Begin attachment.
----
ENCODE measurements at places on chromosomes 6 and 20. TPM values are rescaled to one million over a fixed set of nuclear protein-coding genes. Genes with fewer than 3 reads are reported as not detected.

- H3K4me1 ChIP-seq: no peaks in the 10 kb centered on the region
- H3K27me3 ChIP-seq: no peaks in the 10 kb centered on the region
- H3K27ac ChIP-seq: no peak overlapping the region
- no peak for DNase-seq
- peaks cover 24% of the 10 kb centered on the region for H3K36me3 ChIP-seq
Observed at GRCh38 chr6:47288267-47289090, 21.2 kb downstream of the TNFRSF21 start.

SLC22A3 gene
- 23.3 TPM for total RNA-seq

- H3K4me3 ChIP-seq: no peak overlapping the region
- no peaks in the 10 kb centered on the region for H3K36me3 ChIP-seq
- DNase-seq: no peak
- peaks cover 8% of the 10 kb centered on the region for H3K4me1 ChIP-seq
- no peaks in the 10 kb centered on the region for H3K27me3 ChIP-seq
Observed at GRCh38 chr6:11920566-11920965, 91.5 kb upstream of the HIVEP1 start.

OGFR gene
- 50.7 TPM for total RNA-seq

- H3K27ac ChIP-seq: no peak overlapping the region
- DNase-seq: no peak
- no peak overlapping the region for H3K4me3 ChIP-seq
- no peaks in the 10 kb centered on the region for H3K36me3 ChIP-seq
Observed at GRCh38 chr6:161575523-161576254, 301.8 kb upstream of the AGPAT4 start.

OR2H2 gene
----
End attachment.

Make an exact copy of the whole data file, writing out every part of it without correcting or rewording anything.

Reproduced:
ENCODE measurements at places on chromosomes 6 and 20. TPM values are rescaled to one million over a fixed set of nuclear protein-coding genes. Genes with fewer than 3 reads are reported as not detected.

- H3K4me1 ChIP-seq: no peaks in the 10 kb centered on the region
- H3K27me3 ChIP-seq: no peaks in the 10 kb centered on the region
- H3K27ac ChIP-seq: no peak overlapping the region
- no peak for DNase-seq
- peaks cover 24% of the 10 kb centered on the region for H3K36me3 ChIP-seq
Observed at GRCh38 chr6:47288267-47289090, 21.2 kb downstream of the TNFRSF21 start.

SLC22A3 gene
- 23.3 TPM for total RNA-seq

- H3K4me3 ChIP-seq: no peak overlapping the region
- no peaks in the 10 kb centered on the region for H3K36me3 ChIP-seq
- DNase-seq: no peak
- peaks cover 8% of the 10 kb centered on the region for H3K4me1 ChIP-seq
- no peaks in the 10 kb centered on the region for H3K27me3 ChIP-seq
Observed at GRCh38 chr6:11920566-11920965, 91.5 kb upstream of the HIVEP1 start.

OGFR gene
- 50.7 TPM for total RNA-seq

- H3K27ac ChIP-seq: no peak overlapping the region
- DNase-seq: no peak
- no peak overlapping the region for H3K4me3 ChIP-seq
- no peaks in the 10 kb centered on the region for H3K36me3 ChIP-seq
Observed at GRCh38 chr6:161575523-161576254, 301.8 kb upstream of the AGPAT4 start.

OR2H2 gene